Corn seemed to follow beans and meal higher Monday night. Little corn news emerged over the weekend, so yellow grain traders seemed to push prices higher in concert with gains in the soy and wheat complexes. Forthcoming action could get quite interesting since the most-active May contract is bumping up against chart and moving average resistance at the psychologically important $4.00 level. March corn gained 3.25 cents to $3.905/bushel early Tuesday morning, while July rose 3.0 to $4.0575.
Talk of strong demand is again supporting the soy complex. Soybeans and meal once again appear to rallying on underlying demand strength, with wire service sources citing both export and domestic buying. Asian palm weakness is again weighing on soyoil. There didn’t seem to be much actual news, but the industry is rather clearly expecting a bullish result on today’s monthly NOPA crush report. March soybean futures rallied 7.75 cents to $9.9825/bushel Monday night, while March soyoil sagged 0.03 cents to 32.37 cents/pound, and March meal moved up $4.0 to $336.3/ton.
Reduced Black Sea sales are reportedly boosting the wheat markets. The Russia-Ukraine conflict is apparently proceeding apace, which probably doesn’t bode particularly well for winter wheat crops. Meanwhile, shipments out of the region have slowed, thereby exerting diminished sales pressure at the lower end of the international market. March CBOT wheat surged 8.75 cents to $5.4175/bushel in early Tuesday trading, while March KC wheat climbed 9.5 cents to $5.7225/bushel, and March MWE wheat advanced 7.5 to $5.945.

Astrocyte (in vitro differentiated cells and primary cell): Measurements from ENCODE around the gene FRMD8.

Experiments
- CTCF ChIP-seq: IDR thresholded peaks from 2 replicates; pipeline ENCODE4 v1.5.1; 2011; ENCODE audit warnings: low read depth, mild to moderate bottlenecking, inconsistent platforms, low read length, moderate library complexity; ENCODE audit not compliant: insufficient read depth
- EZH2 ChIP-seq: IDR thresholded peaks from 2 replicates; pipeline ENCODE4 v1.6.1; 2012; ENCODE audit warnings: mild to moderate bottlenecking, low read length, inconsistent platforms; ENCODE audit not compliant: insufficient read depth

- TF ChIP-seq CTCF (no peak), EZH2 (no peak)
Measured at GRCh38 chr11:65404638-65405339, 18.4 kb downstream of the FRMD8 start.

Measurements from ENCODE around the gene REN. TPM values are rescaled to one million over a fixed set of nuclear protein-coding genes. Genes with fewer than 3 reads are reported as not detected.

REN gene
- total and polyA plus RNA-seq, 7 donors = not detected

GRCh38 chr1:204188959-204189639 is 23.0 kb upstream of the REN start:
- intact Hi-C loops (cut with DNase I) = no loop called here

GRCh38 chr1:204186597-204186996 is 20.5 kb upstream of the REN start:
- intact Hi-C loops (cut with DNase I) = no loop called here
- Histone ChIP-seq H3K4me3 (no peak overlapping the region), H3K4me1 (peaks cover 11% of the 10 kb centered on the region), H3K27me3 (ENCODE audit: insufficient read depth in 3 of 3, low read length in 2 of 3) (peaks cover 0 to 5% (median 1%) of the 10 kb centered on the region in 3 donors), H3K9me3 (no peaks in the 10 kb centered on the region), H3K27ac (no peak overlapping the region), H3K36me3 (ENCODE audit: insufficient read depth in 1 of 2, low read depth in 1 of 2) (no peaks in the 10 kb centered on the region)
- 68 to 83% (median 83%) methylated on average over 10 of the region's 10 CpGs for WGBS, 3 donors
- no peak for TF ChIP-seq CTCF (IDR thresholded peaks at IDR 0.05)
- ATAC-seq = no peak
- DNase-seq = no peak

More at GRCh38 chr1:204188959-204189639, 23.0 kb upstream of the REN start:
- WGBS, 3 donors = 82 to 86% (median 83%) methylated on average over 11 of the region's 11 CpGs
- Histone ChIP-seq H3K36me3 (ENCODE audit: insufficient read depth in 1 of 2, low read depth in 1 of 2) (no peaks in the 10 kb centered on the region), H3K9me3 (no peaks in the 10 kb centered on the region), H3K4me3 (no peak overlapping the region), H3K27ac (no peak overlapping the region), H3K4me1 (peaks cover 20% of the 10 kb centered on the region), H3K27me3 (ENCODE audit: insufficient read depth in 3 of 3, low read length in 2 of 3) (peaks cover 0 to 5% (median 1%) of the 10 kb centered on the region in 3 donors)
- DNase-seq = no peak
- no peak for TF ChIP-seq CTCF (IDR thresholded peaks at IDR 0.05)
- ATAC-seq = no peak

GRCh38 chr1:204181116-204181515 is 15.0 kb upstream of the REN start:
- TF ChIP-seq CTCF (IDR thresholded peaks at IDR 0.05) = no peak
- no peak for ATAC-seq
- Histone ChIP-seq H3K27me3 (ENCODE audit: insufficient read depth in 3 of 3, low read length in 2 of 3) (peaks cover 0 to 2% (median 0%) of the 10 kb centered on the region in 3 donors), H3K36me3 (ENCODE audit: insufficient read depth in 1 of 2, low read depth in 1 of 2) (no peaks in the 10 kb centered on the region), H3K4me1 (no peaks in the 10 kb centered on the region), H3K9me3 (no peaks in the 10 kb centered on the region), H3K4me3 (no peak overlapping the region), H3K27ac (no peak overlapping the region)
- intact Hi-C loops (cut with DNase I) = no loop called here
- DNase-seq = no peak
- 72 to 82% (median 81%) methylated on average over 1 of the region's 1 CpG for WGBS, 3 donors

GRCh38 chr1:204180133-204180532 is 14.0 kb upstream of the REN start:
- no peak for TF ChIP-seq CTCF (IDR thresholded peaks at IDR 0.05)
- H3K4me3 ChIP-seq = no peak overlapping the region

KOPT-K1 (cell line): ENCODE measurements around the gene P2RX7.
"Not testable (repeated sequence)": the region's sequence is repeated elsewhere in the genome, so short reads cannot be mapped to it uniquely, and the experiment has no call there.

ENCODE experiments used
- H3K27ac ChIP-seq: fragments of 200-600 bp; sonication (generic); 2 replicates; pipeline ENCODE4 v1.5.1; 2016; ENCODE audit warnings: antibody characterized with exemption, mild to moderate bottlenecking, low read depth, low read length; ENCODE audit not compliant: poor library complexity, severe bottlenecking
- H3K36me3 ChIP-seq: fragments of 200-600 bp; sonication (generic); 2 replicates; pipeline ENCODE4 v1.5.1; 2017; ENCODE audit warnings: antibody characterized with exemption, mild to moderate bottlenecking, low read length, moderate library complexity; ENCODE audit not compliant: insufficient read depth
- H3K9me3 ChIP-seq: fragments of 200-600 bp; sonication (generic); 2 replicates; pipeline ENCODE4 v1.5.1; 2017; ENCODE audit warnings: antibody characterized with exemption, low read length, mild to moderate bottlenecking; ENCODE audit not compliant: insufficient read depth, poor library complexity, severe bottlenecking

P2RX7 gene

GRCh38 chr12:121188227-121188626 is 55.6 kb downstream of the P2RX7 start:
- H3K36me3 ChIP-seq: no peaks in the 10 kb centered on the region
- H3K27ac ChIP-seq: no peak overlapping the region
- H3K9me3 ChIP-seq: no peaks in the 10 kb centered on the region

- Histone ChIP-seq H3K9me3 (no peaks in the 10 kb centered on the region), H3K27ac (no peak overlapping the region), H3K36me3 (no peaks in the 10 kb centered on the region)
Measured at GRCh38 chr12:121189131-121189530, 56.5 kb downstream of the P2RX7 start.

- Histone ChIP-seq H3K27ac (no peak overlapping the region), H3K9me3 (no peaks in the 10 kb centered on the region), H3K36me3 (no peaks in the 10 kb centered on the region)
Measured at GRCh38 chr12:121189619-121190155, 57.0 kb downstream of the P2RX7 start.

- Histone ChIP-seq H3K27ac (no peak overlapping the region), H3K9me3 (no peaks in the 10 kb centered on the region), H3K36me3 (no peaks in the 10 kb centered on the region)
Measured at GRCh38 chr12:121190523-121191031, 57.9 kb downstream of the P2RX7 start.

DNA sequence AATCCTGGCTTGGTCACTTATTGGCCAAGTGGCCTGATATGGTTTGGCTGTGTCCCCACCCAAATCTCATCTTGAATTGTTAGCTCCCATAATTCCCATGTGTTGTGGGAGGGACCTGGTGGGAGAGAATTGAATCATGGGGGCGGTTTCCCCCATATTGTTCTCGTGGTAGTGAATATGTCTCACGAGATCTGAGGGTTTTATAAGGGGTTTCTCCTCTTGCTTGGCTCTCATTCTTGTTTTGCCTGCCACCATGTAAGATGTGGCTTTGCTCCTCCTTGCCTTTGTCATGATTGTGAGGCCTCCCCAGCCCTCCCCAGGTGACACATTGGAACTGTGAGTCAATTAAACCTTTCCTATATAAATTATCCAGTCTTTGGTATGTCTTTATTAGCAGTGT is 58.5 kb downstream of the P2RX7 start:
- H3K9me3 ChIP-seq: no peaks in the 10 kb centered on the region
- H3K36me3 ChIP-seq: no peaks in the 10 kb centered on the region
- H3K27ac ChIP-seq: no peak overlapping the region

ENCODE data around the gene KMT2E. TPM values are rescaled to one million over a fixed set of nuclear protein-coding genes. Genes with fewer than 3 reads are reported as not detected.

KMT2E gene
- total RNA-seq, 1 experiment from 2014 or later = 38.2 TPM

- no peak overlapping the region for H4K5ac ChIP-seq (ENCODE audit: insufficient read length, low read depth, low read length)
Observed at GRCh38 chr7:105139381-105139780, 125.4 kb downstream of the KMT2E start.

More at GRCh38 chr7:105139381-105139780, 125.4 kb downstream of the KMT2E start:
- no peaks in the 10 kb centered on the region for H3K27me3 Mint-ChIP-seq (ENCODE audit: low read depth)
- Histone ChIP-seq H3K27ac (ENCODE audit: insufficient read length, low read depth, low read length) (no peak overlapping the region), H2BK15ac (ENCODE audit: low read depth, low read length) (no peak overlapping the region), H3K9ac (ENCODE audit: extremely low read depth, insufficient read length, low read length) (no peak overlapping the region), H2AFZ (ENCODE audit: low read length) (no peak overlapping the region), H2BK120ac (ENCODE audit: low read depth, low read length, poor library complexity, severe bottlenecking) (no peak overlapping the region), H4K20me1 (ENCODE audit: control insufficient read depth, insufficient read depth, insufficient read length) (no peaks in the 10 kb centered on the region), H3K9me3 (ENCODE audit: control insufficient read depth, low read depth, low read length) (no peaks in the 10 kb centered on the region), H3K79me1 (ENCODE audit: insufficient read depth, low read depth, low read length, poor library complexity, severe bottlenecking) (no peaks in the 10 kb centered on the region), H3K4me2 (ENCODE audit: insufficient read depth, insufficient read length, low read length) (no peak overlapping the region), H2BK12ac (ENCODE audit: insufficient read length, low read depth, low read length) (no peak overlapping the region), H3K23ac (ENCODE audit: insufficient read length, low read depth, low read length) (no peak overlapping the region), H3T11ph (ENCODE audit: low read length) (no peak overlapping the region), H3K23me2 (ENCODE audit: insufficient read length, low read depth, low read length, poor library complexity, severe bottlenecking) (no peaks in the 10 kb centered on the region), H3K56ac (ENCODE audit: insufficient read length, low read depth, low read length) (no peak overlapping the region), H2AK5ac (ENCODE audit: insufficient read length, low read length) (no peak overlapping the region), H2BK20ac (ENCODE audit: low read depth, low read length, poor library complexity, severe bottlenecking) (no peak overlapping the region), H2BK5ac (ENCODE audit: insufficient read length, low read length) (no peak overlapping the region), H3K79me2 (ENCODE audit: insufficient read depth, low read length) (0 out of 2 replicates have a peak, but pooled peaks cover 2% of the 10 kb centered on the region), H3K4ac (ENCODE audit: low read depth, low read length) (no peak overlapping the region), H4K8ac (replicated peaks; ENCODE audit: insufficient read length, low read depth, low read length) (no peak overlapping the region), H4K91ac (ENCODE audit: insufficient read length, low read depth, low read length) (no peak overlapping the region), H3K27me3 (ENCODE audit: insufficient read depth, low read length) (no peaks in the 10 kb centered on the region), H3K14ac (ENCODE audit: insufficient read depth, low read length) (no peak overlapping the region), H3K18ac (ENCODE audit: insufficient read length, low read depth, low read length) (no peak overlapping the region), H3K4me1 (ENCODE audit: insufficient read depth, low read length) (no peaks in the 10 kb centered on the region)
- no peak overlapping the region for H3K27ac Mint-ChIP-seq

Cattle futures rallied strongly last Friday. CME cattle traders essentially ignored Thursday night news that a Canadian cow had been found infected with ‘mad cow’ disease, since it’s rather obvious that there’s very little threat to the American beef supply. Instead, traders reacted to the idea that country cattle would once again trade well above the discounted levels built into CME futures. Indeed, Friday’s cash strength seemingly points to a firm opening today. April live cattle futures leapt 2.10 cents to 153.22 cents/pound in late Friday action, while August cattle jumped 1.92 cents to 144.00 cents/pound. Meanwhile, March feeder cattle futures spiked 3.55 cents to 203.85 cents/pound and May feeders soared 2.17 to 202.52.
Bullish expectations again seemed to boost CME hogs last Friday. The short-term hog/pork outlook still seemed less than promising last Friday, especially with a week-end work stoppage reportedly looming at West Coast ports. Nevertheless, deferred hog futures streaked upward Friday, which probably reflected anticipation of resurgent pork demand once the port situation ends. Spot prices firmed Monday, which bodes well for today’s opening. April hog futures bounded 1.52 cents higher to 66.02 cents/pound at Friday’s CME close, while June hogs surged 1.62 to 80.12.
Cotton set back in Monday night action. Even with the weekend being extended an extra day, minimal cotton news emerged over the weekend. joined Friday’s general advance. Stock index futures traded lower overnight, as did the U.S. dollar, thereby sending mixed signals to fiber traders. Ultimately, it seems as if the industry expects a soft tone this week. March cotton futures slid 0.21 cents to 62.49 cents/pound shortly after dawn Tuesday, while the July contract sank 0.21 to 63.31.